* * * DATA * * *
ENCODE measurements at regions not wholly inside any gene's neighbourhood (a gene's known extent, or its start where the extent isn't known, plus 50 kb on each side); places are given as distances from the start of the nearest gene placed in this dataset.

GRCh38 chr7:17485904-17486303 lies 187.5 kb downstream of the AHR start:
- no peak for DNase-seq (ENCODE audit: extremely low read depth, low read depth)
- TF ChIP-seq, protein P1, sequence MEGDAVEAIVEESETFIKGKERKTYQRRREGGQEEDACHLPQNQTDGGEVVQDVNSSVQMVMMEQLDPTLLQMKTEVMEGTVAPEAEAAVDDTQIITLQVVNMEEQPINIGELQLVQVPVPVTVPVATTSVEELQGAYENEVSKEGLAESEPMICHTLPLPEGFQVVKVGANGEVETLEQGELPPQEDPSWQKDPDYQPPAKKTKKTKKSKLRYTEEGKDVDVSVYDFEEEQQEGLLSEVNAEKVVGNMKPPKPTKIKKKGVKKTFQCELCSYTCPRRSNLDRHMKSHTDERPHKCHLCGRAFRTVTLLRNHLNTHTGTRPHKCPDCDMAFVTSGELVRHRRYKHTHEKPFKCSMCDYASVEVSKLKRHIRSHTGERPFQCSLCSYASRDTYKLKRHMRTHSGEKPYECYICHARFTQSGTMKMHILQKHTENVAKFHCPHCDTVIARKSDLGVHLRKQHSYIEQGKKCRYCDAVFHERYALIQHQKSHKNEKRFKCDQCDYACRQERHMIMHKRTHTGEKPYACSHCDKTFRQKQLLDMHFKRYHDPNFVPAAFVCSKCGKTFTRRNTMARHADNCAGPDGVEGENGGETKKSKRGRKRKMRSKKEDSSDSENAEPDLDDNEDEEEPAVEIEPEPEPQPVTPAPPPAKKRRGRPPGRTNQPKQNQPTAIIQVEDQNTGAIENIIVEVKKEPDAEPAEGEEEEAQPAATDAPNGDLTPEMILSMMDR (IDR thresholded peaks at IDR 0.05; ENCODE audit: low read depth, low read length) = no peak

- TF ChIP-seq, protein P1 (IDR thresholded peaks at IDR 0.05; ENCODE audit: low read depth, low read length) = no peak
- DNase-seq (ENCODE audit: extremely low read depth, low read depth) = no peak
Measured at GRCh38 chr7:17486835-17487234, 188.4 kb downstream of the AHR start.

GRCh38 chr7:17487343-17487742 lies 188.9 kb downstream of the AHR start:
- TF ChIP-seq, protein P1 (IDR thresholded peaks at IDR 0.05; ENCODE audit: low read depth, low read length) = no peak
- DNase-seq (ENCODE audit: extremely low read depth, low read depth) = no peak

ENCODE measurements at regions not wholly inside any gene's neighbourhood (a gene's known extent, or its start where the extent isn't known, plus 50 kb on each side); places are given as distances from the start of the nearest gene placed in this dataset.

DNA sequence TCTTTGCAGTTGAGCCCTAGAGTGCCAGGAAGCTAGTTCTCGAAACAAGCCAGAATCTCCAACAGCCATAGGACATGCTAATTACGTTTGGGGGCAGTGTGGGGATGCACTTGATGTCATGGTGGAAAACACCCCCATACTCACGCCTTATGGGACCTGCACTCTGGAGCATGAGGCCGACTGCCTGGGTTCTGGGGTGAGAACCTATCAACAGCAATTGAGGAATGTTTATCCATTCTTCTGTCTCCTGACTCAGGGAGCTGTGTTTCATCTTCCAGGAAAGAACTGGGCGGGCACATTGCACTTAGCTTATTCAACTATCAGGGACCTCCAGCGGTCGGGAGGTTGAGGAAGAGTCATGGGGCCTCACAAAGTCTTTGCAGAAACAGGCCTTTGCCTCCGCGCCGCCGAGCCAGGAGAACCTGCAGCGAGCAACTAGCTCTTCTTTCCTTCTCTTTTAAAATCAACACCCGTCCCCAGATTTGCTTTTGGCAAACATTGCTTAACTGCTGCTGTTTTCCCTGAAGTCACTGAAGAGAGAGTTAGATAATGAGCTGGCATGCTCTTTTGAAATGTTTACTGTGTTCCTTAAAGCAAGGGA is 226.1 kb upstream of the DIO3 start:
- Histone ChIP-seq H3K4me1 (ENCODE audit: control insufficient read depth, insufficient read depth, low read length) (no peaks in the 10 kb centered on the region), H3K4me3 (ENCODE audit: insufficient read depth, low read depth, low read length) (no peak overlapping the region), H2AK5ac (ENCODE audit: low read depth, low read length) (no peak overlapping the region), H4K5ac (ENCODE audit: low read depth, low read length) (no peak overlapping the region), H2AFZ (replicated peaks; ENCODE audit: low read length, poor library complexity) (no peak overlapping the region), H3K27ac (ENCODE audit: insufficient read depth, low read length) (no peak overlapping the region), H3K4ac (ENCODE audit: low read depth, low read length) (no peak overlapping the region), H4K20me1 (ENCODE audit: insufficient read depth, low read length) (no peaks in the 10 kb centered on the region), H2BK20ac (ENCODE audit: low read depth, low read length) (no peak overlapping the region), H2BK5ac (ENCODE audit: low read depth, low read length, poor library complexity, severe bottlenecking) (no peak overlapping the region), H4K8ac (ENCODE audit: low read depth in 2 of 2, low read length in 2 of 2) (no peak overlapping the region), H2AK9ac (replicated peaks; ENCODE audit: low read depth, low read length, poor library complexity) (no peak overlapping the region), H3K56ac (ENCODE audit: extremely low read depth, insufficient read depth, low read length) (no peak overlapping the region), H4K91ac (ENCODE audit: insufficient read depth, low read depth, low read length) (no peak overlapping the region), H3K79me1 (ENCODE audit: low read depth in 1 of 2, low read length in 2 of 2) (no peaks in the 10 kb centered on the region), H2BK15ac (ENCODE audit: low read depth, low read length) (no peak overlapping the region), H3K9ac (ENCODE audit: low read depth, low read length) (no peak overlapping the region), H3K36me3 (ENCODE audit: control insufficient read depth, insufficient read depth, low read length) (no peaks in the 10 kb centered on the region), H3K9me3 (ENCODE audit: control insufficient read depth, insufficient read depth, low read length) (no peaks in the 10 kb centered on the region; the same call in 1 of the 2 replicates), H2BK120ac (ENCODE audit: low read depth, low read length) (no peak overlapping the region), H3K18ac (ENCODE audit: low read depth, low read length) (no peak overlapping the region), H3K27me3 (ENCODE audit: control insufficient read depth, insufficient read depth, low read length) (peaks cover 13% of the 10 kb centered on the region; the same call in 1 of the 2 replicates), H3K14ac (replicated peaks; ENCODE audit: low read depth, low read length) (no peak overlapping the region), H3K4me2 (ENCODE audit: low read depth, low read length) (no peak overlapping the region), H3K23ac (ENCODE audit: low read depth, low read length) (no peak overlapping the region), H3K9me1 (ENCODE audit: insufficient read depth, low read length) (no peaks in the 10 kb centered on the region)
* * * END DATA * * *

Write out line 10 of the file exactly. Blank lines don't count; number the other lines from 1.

- DNase-seq (ENCODE audit: extremely low read depth, low read depth) = no peak